AusBiotech's Lorraine Chiroiu: A 'hollow victory' and 'slap in the face'

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AuBiotech CEO Lorraine Chiroiu says the global biotechnology sector is very concerned by the decision to waive intellectual property protection for COVID-19 vaccines and treatments given what it says about the lack of understanding of its importance to attracting investment that ultimately supports innovation.

Ms Chiroiu recently returned from San Diego where she attended the BIO international convention in person for the first time since 2019.

She told BiotechDispatch that the 400-strong Australian delegation had a significant impact on a global event attended by around 13,000 people.

"The main driver for Australian participation in the event is partnering and business development for companies. We usually do that through the lens of the state governments taking real estate in the Australian pavilion and then they support companies to attend.

"We also have a very strong contingent of clinical research organisations attending this event and they are doing really amazing business. They are reporting to me anecdotally that every time they go out of Australia, on some sort of mission like BIO, they are doing significant business and bringing it back to Australia.

"Clinical trial work is so buoyant at the moment. We had people coming to our pavilion asking about Australia as a location for clinical trials but also skills. So, we had people asking about working visas."

Ms Chiroiu said the attendance of state ministers and senior government officials made a real difference in San Diego because it attracted attention to the Australian delegation.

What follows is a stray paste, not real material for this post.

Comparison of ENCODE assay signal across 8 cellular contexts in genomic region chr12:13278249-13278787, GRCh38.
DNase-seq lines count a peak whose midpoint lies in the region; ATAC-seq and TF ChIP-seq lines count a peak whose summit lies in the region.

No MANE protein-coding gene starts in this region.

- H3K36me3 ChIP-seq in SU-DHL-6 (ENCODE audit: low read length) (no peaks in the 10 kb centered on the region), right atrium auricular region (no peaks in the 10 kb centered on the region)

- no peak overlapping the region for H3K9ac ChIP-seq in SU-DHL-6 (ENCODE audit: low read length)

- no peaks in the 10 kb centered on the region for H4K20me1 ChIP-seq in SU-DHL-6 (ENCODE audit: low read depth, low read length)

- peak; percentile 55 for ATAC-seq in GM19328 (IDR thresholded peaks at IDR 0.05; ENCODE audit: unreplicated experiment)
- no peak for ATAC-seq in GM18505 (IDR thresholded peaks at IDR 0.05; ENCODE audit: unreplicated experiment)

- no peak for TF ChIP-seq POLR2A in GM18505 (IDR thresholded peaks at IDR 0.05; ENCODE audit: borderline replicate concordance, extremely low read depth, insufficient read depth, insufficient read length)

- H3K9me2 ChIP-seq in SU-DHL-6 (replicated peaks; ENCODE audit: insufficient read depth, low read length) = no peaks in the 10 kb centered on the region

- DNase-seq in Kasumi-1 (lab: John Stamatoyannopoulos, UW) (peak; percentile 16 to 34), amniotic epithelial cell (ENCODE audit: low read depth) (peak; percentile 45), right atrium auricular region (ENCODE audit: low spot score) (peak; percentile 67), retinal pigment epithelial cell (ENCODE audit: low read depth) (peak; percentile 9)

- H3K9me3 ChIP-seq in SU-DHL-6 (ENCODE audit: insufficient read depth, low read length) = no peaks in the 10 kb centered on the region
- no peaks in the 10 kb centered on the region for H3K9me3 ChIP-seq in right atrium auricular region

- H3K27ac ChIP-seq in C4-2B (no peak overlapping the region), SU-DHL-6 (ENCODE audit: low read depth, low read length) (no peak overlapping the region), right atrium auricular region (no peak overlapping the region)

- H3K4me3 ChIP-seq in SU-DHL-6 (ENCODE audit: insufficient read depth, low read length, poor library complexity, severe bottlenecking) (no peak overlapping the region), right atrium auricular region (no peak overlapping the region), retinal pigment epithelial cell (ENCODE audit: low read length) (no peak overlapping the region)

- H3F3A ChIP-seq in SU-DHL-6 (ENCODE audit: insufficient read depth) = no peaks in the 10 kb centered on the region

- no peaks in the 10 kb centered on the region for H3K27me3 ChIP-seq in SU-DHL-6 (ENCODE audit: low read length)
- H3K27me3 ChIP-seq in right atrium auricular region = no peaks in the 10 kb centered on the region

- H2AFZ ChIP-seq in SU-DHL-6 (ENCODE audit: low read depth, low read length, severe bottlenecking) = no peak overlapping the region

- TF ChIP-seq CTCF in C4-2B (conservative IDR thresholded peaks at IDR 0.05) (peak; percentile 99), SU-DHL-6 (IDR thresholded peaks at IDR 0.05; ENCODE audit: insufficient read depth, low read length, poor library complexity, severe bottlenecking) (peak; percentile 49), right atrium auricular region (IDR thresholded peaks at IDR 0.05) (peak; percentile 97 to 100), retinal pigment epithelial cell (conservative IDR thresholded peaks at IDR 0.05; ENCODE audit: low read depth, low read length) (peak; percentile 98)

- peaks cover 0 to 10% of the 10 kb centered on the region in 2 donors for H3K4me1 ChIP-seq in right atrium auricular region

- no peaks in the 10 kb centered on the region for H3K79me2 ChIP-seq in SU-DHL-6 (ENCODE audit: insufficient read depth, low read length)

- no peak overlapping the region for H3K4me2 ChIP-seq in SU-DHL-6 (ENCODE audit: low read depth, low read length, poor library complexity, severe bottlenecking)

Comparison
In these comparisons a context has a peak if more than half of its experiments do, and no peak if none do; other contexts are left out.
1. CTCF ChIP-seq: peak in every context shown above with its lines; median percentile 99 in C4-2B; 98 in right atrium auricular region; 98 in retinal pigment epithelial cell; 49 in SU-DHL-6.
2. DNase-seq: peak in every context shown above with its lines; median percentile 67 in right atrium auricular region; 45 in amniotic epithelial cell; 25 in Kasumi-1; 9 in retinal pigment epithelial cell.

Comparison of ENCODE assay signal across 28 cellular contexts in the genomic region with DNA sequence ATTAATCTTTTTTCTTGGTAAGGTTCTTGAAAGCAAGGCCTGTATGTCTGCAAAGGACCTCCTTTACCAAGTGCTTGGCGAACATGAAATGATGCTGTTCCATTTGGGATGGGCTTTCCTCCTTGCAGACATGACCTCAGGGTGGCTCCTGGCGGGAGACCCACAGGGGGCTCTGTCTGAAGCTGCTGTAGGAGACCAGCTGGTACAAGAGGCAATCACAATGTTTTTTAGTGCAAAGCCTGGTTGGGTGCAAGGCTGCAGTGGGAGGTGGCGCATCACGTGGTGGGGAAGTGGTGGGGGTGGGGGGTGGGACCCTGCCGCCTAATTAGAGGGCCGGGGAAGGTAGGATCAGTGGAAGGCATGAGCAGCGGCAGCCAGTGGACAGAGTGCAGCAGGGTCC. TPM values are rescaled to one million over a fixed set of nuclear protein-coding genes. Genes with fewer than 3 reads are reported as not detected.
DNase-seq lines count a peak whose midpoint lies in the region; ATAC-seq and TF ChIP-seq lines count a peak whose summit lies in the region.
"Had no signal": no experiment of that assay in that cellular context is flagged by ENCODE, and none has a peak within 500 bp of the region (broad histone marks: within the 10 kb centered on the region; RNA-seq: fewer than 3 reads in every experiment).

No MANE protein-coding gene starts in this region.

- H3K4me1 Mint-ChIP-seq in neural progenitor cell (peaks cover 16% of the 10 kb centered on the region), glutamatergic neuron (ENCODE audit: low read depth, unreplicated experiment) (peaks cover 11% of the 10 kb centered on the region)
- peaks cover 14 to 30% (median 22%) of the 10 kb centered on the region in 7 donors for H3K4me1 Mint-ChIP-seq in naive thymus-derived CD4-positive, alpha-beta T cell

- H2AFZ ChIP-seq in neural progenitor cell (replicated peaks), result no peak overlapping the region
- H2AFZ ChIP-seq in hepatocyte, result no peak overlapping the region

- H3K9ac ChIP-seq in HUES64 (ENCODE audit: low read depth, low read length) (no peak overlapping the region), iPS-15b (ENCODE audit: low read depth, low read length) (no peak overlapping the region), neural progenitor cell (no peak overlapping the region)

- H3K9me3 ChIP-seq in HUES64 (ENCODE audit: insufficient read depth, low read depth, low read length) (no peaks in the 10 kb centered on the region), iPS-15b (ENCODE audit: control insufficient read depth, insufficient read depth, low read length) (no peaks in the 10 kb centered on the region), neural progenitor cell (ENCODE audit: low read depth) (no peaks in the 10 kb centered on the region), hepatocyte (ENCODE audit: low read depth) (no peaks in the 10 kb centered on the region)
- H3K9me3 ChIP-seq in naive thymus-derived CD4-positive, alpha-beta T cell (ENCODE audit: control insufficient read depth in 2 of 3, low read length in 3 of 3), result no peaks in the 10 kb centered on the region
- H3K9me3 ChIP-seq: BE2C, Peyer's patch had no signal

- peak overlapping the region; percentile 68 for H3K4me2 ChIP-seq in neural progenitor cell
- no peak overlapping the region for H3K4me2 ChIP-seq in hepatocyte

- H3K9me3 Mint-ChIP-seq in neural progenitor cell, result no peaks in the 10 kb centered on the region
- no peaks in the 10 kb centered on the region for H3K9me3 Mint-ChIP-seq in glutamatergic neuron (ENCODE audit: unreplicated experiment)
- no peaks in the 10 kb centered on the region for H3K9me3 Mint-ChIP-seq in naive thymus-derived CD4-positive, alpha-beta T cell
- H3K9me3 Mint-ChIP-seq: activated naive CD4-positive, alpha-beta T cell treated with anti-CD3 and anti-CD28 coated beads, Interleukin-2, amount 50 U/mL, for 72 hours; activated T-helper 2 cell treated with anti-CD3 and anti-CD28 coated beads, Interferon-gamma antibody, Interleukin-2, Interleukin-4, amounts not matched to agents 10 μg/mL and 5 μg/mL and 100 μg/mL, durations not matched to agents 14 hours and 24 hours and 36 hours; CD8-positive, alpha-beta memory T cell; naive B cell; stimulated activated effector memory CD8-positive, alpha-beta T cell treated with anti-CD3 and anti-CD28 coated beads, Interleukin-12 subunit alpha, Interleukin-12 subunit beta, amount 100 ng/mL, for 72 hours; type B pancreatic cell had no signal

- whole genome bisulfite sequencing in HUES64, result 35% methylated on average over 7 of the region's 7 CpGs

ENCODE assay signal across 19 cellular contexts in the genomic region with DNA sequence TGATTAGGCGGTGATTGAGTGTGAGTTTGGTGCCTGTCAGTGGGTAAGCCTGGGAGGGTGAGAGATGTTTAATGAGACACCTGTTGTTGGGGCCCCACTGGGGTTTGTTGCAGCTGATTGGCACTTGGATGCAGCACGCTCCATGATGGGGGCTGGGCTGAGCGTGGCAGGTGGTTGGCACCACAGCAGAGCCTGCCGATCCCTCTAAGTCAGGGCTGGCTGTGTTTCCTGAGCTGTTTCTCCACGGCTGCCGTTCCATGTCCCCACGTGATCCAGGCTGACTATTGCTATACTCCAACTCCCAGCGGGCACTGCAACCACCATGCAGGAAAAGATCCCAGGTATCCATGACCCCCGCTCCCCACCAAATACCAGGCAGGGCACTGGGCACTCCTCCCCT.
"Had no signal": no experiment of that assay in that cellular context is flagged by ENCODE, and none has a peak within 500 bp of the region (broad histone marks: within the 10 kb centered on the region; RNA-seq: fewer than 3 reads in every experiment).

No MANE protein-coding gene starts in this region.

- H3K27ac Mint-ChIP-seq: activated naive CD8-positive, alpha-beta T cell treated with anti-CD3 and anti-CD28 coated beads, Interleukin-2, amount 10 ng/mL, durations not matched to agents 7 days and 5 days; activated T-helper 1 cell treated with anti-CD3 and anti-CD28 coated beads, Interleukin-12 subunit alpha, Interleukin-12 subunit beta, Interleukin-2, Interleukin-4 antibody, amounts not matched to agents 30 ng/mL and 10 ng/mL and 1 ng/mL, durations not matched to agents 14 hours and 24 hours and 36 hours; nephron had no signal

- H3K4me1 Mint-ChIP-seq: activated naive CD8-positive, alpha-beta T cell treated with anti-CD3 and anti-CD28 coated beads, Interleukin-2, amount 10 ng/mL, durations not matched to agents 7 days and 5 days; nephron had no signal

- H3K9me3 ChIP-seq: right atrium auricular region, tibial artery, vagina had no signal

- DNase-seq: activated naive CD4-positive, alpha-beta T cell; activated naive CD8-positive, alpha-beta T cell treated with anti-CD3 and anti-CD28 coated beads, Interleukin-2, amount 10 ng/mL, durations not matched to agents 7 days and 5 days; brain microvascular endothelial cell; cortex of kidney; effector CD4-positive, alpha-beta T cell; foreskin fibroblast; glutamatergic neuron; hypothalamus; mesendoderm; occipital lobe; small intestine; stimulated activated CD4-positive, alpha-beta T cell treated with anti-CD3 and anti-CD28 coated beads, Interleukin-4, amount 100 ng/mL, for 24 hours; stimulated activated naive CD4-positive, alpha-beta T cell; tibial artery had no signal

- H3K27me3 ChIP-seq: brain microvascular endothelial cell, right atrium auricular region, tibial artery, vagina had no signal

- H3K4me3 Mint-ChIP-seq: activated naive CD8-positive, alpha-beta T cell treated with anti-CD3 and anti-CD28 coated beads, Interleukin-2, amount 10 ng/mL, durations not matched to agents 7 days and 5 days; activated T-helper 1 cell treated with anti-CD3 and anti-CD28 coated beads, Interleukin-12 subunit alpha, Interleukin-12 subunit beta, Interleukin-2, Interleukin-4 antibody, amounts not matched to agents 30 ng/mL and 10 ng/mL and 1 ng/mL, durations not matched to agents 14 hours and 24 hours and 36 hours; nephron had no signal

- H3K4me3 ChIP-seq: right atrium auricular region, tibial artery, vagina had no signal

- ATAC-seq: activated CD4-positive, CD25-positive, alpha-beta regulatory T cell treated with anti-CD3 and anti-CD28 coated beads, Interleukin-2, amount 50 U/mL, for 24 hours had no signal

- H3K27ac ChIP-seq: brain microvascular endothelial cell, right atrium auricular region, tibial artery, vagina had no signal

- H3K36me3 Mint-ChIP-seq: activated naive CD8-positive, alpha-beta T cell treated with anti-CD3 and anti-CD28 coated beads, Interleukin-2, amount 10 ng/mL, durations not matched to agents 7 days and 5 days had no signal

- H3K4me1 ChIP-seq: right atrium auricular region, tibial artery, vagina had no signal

"I know the delegation really appreciated the level of support from our senior public officials," she said.

"For us, it is a reflection of relevance across the board. In the past, we have been represented by just two or three states. That has evolved and there is now a much greater sense of broader Australian representation. All the states are now recognising the value of the global interaction and that is why we are seeing record numbers in our delegation."

The AusBiotech boss said a significant focus at this year's international event was the recent decision at the World Trade Organization to waive intellectual property protection for the COVID-19 vaccines and treatments.

"It was a hollow victory in terms of actual impact but a real slap in the face for our sector. It demonstrated a real misunderstanding of the relationship between intellectual property protection and our sector's ability to attract investment, as well as the fact it has been such an important driver of the development of COVID-19 vaccines and treatments," she said.

"It really was a case of prioritising politics over reality. The waiver itself is not going to aid access because it was never a problem from that perspective."

Ms Chiroiu said a key objective of travelling to the US to attend BIO in San Diego was to generate interest and excitement in AusBiotech's annual conference that will be held in Perth in late October.

"We had a number of conversations about bringing people to the event and planning business development trips to Australia to coincide with the event. We are really optimistic about getting an excellent number in Perth."